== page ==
Elissa Palmer is a student at HISD's Young Women's College Prep Academy. The school is only two years old, but the building they're in was built in 1925. Along with substandard science labs and overcrowded classrooms, Palmer says the building has other problems that often make it hard to learn.
"We have no heat in the entire school. So during the winter you've got to bring extra jackets and stuff because we have no heat at all, so it gets really cold."
Palmer was one of the students at HISD headquarters speaking in support of the Houston Schools Bond proposition. The bond issue would fund new campuses for 20 high schools.
It would also pay for the partial replacement of four high schools and renovations at four others. Revenues would also fund work at several elementary and middle schools, as well as technology upgrades systemwide.
Carla Sarno is a student at Madison High School. That's one of the schools set for replacement.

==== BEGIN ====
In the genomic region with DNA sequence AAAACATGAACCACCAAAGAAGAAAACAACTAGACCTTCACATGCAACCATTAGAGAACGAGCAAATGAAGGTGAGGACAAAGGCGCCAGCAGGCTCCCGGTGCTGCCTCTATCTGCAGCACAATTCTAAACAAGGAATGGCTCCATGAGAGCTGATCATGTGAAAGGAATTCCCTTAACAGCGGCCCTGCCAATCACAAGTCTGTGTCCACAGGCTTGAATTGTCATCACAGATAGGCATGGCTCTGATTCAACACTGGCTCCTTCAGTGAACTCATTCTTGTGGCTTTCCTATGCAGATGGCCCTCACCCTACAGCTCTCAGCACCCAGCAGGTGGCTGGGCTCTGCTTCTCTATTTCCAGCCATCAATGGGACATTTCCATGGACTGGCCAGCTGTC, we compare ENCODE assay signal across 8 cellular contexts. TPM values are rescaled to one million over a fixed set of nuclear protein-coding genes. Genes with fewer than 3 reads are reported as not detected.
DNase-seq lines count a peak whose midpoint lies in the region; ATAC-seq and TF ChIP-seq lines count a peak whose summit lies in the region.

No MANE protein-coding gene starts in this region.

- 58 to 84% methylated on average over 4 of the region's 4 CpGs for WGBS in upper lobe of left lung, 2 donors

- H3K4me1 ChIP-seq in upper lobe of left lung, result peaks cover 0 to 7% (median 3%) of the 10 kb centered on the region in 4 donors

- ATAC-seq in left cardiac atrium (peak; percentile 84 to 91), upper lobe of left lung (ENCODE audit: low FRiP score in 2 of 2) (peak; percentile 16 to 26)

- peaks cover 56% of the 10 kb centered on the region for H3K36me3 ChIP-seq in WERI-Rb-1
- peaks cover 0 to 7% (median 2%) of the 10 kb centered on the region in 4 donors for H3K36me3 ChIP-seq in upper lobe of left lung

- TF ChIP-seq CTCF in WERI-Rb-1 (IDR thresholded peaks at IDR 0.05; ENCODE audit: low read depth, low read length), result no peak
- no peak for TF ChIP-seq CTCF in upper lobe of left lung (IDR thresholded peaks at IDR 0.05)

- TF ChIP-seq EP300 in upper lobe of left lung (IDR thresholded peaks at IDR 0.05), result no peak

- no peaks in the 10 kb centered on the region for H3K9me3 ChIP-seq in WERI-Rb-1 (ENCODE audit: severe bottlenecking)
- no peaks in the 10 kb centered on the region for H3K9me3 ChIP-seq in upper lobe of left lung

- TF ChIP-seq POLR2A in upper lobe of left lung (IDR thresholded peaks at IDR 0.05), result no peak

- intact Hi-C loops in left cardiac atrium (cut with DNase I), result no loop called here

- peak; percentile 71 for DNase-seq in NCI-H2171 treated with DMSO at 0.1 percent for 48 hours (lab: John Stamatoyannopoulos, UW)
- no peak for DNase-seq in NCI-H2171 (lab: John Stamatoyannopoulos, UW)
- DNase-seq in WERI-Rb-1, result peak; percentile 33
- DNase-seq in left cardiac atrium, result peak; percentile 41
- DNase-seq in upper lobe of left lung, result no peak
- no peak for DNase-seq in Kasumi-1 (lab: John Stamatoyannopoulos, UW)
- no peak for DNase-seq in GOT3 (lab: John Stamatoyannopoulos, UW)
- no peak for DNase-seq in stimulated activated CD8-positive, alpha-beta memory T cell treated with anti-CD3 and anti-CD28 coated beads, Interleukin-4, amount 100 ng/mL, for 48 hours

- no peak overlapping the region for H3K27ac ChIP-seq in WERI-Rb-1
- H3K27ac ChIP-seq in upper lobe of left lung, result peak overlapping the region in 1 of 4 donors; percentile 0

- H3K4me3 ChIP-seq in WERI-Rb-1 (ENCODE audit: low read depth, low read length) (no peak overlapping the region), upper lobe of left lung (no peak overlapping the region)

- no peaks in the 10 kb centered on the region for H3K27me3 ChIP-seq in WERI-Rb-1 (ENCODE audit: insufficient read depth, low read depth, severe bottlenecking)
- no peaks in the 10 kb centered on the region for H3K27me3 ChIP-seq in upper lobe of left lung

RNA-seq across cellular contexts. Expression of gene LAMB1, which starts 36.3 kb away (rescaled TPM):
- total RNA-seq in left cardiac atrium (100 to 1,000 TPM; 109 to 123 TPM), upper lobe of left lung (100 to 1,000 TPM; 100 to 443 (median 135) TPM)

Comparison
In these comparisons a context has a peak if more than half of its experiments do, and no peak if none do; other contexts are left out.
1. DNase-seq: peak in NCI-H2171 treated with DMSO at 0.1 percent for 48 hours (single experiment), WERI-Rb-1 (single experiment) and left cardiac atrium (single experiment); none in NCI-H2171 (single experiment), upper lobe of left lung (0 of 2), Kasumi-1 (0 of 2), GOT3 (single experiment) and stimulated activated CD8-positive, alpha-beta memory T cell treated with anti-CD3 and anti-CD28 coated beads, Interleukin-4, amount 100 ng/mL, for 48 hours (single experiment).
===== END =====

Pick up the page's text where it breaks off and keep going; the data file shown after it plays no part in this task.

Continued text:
"We have over 2,000 students, and the facilities that we have right now are not really made for such amounts. The classrooms are overcrowded. Our fine arts department, sometimes we don't have room. We don't have room for other after-school activities."
If the bond issue is approved, it's expected the average homeowner would see their property taxes rise by about $70 dollars a year. Opponants of the bond issue question HISD's transparency, and whether borrowing such a large amount of money would actually improve education.